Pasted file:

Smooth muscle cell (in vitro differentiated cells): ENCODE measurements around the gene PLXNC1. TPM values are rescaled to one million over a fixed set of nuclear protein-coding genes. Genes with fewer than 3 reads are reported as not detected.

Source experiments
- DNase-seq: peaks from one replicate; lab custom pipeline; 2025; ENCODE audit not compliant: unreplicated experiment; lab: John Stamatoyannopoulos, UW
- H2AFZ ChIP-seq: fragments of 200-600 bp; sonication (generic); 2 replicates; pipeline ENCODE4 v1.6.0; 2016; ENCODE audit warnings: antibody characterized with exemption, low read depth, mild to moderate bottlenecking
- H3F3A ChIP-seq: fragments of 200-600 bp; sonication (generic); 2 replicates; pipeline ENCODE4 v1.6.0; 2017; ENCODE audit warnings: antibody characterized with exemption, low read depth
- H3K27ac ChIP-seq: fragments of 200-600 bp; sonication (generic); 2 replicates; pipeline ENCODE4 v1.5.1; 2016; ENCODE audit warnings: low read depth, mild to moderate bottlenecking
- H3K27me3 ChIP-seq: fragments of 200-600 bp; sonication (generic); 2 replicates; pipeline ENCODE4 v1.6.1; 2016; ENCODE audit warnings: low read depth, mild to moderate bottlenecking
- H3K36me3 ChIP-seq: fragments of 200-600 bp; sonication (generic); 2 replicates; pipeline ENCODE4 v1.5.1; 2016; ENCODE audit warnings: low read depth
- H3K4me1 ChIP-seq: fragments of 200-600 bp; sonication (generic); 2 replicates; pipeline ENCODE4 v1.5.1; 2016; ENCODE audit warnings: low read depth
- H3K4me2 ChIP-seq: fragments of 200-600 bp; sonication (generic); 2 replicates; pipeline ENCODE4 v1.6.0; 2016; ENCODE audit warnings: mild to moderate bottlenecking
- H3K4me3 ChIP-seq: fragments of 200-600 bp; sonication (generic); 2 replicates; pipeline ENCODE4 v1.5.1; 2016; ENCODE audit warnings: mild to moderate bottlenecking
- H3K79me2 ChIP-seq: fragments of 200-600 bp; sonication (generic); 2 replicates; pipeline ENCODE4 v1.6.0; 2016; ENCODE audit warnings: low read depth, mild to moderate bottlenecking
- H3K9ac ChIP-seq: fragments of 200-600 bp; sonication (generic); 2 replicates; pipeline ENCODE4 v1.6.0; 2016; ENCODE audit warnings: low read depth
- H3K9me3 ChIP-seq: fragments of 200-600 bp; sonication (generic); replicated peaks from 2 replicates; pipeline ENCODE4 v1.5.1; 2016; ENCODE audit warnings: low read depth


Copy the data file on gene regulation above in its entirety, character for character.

Smooth muscle cell (in vitro differentiated cells): ENCODE measurements around the gene PLXNC1. TPM values are rescaled to one million over a fixed set of nuclear protein-coding genes. Genes with fewer than 3 reads are reported as not detected.

Source experiments
- DNase-seq: peaks from one replicate; lab custom pipeline; 2025; ENCODE audit not compliant: unreplicated experiment; lab: John Stamatoyannopoulos, UW
- H2AFZ ChIP-seq: fragments of 200-600 bp; sonication (generic); 2 replicates; pipeline ENCODE4 v1.6.0; 2016; ENCODE audit warnings: antibody characterized with exemption, low read depth, mild to moderate bottlenecking
- H3F3A ChIP-seq: fragments of 200-600 bp; sonication (generic); 2 replicates; pipeline ENCODE4 v1.6.0; 2017; ENCODE audit warnings: antibody characterized with exemption, low read depth
- H3K27ac ChIP-seq: fragments of 200-600 bp; sonication (generic); 2 replicates; pipeline ENCODE4 v1.5.1; 2016; ENCODE audit warnings: low read depth, mild to moderate bottlenecking
- H3K27me3 ChIP-seq: fragments of 200-600 bp; sonication (generic); 2 replicates; pipeline ENCODE4 v1.6.1; 2016; ENCODE audit warnings: low read depth, mild to moderate bottlenecking
- H3K36me3 ChIP-seq: fragments of 200-600 bp; sonication (generic); 2 replicates; pipeline ENCODE4 v1.5.1; 2016; ENCODE audit warnings: low read depth
- H3K4me1 ChIP-seq: fragments of 200-600 bp; sonication (generic); 2 replicates; pipeline ENCODE4 v1.5.1; 2016; ENCODE audit warnings: low read depth
- H3K4me2 ChIP-seq: fragments of 200-600 bp; sonication (generic); 2 replicates; pipeline ENCODE4 v1.6.0; 2016; ENCODE audit warnings: mild to moderate bottlenecking
- H3K4me3 ChIP-seq: fragments of 200-600 bp; sonication (generic); 2 replicates; pipeline ENCODE4 v1.5.1; 2016; ENCODE audit warnings: mild to moderate bottlenecking
- H3K79me2 ChIP-seq: fragments of 200-600 bp; sonication (generic); 2 replicates; pipeline ENCODE4 v1.6.0; 2016; ENCODE audit warnings: low read depth, mild to moderate bottlenecking
- H3K9ac ChIP-seq: fragments of 200-600 bp; sonication (generic); 2 replicates; pipeline ENCODE4 v1.6.0; 2016; ENCODE audit warnings: low read depth
- H3K9me3 ChIP-seq: fragments of 200-600 bp; sonication (generic); replicated peaks from 2 replicates; pipeline ENCODE4 v1.5.1; 2016; ENCODE audit warnings: low read depth